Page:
I'll take a moment here to mention www.studentdoctor.net, which is invaluable in learning about the school before you show up for the interview. In the Interview Feedback section of the site you will find people's reactions to the interview day, lists of questions they were asked, and information on what kind of interview format to expect. I've prepared for all of my interviews so far by looking over the feedback for the past year or so, consulting the school's website and promotional material, as well as reviewing for a few standard questions like "why medicine?". I'd recommend a similar program for just about anyone, because it really does take some practice to get these things down. But more on all of that later, I will try to put together a comprehensive interview prep post at some point. For now, I need to work on the feedback. Cheers.
Monday, October 6, 2008
This new (multiple installment) section is going to be a rolling catalog of all the medical schools I visit over the next few months for admission to the class of 2013. I envision it serving two primary purposes: 1) It will allow me to remember facts and perceptions of the particular school that I would otherwise forget by the time May comes around 2) It will hopefully provide others with a candid evaluation of these schools.
Thursday, September 25, 2008
There comes a time in the life of (some) pre-med students when they must ponder the age old question: what makes a good doctor? Normally this happens as one prepares for the interviews you've (hopefully) been invited to - perhaps the most important part of the application process. And so as I prepare to travel across the country for my own interviews, from St. Louis to Chicago, Boston to Michigan, I've been asking myself the same question: what is it that really makes a good doctor?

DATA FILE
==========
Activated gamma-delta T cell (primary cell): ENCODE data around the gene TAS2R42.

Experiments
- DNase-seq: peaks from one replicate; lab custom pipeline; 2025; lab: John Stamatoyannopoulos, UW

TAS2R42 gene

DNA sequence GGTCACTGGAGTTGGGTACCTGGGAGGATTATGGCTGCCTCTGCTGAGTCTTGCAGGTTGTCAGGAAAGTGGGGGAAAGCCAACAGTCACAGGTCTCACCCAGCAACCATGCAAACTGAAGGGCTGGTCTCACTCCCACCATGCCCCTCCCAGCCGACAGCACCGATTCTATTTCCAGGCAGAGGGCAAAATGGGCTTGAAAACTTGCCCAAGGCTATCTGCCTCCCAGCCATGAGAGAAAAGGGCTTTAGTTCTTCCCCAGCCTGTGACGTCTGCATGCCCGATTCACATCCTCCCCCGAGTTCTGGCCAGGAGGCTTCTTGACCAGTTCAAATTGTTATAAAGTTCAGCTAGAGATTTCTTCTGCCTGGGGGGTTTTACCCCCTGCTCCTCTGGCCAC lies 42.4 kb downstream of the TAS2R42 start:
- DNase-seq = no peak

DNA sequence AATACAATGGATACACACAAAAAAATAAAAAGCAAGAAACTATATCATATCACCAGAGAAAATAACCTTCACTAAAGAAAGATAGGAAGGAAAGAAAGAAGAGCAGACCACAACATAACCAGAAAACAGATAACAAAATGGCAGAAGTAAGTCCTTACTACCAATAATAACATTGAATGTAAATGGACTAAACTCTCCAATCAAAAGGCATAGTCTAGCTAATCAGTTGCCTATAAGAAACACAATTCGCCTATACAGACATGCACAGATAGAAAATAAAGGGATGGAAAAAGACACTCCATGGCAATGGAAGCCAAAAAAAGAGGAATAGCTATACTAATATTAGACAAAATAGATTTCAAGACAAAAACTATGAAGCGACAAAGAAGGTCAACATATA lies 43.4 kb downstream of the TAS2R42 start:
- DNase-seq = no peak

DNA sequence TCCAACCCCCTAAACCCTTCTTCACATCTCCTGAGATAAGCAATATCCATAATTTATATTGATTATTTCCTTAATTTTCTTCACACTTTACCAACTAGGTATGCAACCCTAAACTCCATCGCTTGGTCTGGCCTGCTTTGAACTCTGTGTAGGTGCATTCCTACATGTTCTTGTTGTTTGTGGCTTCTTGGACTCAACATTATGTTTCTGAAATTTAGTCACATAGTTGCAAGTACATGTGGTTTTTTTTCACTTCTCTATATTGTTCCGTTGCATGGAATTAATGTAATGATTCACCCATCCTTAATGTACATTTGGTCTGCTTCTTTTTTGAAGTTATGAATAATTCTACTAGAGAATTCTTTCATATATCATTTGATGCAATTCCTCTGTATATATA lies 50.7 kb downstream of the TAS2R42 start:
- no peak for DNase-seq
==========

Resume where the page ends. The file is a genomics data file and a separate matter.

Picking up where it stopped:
In college, most of my pre-med classes focused on weeding out those students who "can't cut it" and cramming in as much generally irrelevant information as possible. This is, to my mind, beneficial for only a few reasons. Firstly, it teaches you how to jump through those hoops. Because let's be honest, life as a doctor (and especially medical school) is full of hoops you're going to have to get used to jumping through. You can bitch all you want about the fact that you'll never need to know the mechanisms of Grignard reagents, but it won't change the fact that you have to learn it and do well on your exams. Also, it acclimates you to assimilating large quantities of information, which will only increase by orders of magnitude if you make it to medical school. But often, I've wondered if despite the few benefits of this "trial-by-fire" approach, we're just selecting for (in the evolutionary sense) the biggest tools around to join the medical profession?
I got solid grades in most classes I took in college. But the only way I was able to do that was by first distancing myself from the entire "pre-med" scene and mindset, majoring in the humanities, and drinking heavily. I'm guessing that of all the kids in my organic chemistry class (400 or so), about 30 or 40 got A's. Of those 30, how many of them, would you say, were pounding 2$ PBRs with me on Thursday night? Or inhaling cheese steaks and watching football instead of studying on Sundays? Not many. Most of the pre-meds at my school were so socially retarded that the only thing they had to talk about was their grades. They generally only hung out with their other pre-med friends. And they invariably failed to realize that their 3.9 GPA is about as unique as the dyed blondes with tramp stamps my friends were hitting on in the bar last weekend. So I guess what I'm also asking is, are these the students that become good doctors?
As I start this blog I do so conscious of the fact this is a time of many beginnings for me (and I suppose the requisite endings as well). I'm beginning my life as a paid semi-professional person, working in a lab at the Albert Einstein College of Medicine. I'm beginning life outside of the town where I spent most of my childhood, and thus saluting the end of an era. And I'm also beginning to interview for a position in medical schools across the country. I'll be using this blog to catalog the trials and tribulations of my path to medical education. Well, that and my opinions on various and diverse matters, which I plan on shamelessly promoting.